Over the course of 2017, many states have enacted new laws and regulations to increase access to healthcare delivery for advanced practice registered nurses (APRNs). APRNs are nurses with advanced degrees and clinical experience who play a critical role in improving access to healthcare in a wide range of settings. Advanced practice registered nurses include nurse practitioners, clinical nurse specialists, nurse anesthetists, and nurse midwives.
Susanne J. Philips, DNP, APRN, FNP-BC, FAANP, of the University of California, Irvine, wrote an annual report of legislative development affecting APRN practice, according to Eurekalert.org. Her report describing national efforts to move individual states toward providing full practice authority to APRNS states, “In 2017, over 20 states reported passage of legislation positively impacting access to and delivery of healthcare nationwide.”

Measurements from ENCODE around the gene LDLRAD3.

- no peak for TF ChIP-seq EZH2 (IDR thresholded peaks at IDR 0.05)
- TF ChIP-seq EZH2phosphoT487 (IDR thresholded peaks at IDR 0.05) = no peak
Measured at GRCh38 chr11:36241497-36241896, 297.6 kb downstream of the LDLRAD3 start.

Two states in particular have made efforts toward full practice authority: South Dakota and Illinois. Both states have passed laws to expand the scope of practice for APRNs who meet the criteria for training and clinical experience. APRNs now have full autonomous practice and prescribing authority in 25 states and the District of Columbia.
Several states have also enacted new laws and regulations on prescribing controlled substances in response to the opioid crisis. California and Oregon have passed legislation to clarify the role of nurse practitioners in prescribing buprenorphine, a medication that helps treat opioid use disorders.
To learn more about new laws enacted in 2017 to increase access to healthcare delivery for APRNs, visit here.